Liver Hormones

The liver  may have been  named after the word “Live”, meaning to  be active at different stages of functionality. This starts by its role of detoxification in the body, followed by  synthesis  of proteins of the body building, blood clotting and ending in  the storage and synthesis of bile and glucose. In addition, the liver can manufacture several hormones or affect their metabolism.

Liver hormones and its function

The liver is considered a multi-product factory due to the massive impact on hormone secretion and metabolism. For example, angiotensinogen hormone is synthesised in the liver with an important role in regulating blood flow when  activated. Which occurs through the narrowing of the blood vessels, aiding in vasoconstriction. 

Furthermore, vitamin D3 is activated in the liver by the hydroxylation process. This vitamin is considered as a hormone of high value, while controlling the level of calcium in the blood which is necessary for bone strength as well as muscle contraction. The liver has a role in detoxifying  hormones such as the sex hormones whose metabolism ends by breakdown in the liver.

Additionally, the liver secretes thrombopoietin which is essential for the growth and function of  platelets  produced by the liver as well.

Finally, the liver is implicated in  growth processes through its secretion of insulin like growth factors. It is worth noting that the liver synthesises these factors, known as somatomedins , to control the use of carbohydrates by the cells which help several metabolic processes of the body cells. Such processes are important for the body growth and the integrity of its systems to adapt to its functions.1

How does the liver connected to hormonal imbalance

The liver  may work actively by controlling the metabolism of other hormones or passively by being controlled by other hormones, not including its role in  hormonal production.

On one hand, the liver mainly  acts as a scavenger  to the body's toxins, including  the regulatory role of  some drug levels such as paracetamol  and hormones, while controlling their levels  in the body. This happens by attaching them to binding proteins, synthesised in the body, that safely transport the excess  through the bile secretion and  outside the body. Surprisingly, the bile carrier medium of such proteins is also secreted by the liver and excreted through its biliary channels to the gut or stored in the gallbladder.2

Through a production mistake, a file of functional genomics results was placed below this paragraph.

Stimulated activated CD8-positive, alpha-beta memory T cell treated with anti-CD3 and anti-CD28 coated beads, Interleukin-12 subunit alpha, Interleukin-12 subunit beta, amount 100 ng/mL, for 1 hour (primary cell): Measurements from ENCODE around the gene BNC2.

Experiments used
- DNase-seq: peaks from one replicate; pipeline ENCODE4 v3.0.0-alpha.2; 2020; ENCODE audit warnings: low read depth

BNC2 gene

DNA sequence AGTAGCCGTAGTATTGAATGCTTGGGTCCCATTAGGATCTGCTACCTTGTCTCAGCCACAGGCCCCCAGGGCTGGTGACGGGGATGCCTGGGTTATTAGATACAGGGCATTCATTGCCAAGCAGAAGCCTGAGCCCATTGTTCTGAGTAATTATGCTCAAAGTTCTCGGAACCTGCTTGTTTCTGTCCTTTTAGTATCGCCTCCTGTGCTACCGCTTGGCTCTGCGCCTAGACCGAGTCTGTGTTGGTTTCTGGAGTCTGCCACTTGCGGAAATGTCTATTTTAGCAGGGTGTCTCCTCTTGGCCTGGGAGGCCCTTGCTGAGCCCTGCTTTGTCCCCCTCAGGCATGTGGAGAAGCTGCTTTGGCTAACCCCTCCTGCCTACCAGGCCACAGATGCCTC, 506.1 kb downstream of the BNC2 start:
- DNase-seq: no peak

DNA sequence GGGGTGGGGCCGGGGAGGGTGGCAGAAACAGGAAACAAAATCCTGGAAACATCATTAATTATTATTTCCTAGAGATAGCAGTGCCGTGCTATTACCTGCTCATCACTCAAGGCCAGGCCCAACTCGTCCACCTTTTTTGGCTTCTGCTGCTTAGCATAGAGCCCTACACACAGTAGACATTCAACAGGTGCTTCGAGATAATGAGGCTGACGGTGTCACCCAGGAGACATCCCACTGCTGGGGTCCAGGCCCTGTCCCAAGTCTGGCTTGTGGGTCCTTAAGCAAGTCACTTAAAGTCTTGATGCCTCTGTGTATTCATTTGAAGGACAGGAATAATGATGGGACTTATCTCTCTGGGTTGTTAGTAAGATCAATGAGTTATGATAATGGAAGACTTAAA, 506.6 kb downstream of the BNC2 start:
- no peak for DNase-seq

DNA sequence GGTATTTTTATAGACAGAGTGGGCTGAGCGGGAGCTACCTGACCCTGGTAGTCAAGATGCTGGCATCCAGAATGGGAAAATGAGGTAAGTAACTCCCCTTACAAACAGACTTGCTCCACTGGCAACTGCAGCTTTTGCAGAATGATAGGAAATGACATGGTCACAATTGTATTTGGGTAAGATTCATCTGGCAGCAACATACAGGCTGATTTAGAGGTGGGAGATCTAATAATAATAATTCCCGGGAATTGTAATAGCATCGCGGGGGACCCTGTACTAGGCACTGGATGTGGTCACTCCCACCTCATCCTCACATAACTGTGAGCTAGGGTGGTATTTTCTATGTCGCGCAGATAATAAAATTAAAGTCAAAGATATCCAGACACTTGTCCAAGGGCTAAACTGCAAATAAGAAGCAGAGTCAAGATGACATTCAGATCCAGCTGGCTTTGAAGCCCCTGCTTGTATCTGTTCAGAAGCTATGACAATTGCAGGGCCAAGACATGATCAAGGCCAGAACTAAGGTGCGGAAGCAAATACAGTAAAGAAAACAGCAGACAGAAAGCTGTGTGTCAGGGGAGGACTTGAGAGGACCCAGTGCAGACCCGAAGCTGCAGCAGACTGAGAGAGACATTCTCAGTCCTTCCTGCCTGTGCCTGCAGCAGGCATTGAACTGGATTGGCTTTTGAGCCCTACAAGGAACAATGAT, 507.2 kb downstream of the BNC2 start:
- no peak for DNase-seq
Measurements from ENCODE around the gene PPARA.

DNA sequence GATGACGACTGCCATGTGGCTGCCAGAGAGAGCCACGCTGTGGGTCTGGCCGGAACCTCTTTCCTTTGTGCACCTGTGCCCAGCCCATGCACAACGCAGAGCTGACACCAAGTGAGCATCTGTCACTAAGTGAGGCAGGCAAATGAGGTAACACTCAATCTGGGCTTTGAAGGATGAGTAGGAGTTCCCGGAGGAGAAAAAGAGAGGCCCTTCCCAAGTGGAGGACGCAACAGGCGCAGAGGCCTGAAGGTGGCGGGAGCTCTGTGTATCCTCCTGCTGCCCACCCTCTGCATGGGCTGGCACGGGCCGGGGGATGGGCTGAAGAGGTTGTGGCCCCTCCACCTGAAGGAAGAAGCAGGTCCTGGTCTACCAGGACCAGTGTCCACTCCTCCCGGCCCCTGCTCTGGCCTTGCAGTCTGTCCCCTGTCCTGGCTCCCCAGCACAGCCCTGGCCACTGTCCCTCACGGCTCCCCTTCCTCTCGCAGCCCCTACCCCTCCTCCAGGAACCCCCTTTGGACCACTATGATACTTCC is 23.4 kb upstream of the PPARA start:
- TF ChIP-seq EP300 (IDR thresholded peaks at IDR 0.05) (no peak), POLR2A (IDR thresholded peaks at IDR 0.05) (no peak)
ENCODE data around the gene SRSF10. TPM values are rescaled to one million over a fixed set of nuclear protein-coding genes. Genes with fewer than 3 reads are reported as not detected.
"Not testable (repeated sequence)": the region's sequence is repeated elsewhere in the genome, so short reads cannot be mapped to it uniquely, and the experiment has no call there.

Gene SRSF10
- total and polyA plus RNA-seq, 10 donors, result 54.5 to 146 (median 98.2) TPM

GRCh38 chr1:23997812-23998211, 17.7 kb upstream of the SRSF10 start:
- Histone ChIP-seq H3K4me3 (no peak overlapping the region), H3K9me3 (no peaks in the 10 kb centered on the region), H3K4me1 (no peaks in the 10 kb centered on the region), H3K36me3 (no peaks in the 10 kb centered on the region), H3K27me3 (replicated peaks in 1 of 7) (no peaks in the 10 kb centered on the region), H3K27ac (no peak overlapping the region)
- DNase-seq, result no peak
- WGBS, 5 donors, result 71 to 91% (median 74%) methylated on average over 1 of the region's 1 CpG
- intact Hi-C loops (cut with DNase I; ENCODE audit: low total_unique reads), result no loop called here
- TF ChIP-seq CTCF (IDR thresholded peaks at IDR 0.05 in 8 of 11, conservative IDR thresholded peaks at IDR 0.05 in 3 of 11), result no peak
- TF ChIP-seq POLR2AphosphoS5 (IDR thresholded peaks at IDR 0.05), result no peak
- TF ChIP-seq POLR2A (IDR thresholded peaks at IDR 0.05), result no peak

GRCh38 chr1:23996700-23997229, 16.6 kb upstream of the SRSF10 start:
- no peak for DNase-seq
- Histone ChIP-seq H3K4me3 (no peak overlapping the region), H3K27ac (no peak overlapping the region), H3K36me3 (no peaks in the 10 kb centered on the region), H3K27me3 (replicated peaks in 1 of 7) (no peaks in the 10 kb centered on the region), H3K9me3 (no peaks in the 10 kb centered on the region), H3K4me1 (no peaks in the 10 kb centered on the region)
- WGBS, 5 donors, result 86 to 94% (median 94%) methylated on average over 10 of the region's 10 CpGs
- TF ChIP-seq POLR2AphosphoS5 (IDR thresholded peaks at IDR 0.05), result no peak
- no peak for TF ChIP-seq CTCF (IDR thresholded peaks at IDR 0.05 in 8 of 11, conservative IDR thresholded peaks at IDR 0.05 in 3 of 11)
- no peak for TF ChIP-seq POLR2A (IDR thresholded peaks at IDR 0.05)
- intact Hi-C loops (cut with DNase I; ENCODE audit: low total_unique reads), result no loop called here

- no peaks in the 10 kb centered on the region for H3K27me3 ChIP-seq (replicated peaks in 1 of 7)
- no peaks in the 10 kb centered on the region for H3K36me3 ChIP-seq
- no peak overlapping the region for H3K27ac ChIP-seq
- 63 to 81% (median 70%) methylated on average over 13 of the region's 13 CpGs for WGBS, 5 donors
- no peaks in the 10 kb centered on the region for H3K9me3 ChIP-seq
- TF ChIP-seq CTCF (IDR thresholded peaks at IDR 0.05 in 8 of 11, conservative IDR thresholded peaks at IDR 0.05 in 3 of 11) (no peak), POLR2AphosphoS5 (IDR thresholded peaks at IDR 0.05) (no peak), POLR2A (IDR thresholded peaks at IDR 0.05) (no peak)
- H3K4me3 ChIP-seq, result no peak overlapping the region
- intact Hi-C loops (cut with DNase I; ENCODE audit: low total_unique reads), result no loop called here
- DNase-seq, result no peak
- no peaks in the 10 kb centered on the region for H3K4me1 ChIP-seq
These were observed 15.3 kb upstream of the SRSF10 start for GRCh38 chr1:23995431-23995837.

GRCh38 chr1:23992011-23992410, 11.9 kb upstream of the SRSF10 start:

On the other hand, the liver  may be affected by hormones that are secreted by other organs such as  glucagon secretion through the pancreas, as well as   adrenaline and noradrenaline secretion from the adrenal glands. It helps in dispensing the excess stored glycogen in the liver as glucose, protecting our bodies from the drop in glucose levels.3

The liver can consequently be linked to hormonal imbalance as a cause or an affected organ as the following:

  • Liver cell failure is commonly associated with bleeding due to impaired clotting as a result of lower platelet production by the bone marrow
  • Malfunction of the liver may be associated with lower calcium levels in organs such as bones, a condition known as osteomalacia (flappy bones), with subsequently more frequent bone fractures
  • The dysfunction of the liver, regarding the hormonal synthesis of angiotensinogen, may result in lower blood pressure with a subsequent loss of reflex vasoconstriction due to the renin-angiotensin system
  • A slow rate of detoxification of  sex steroid hormones, may lead to a  higher  risk of hormone  related malignancies such as oestrogen-sensitive endometrial and breast cancer4
  • Retarded growth may result from  prolonged drop in  liver functions

How can I improve my liver hormones?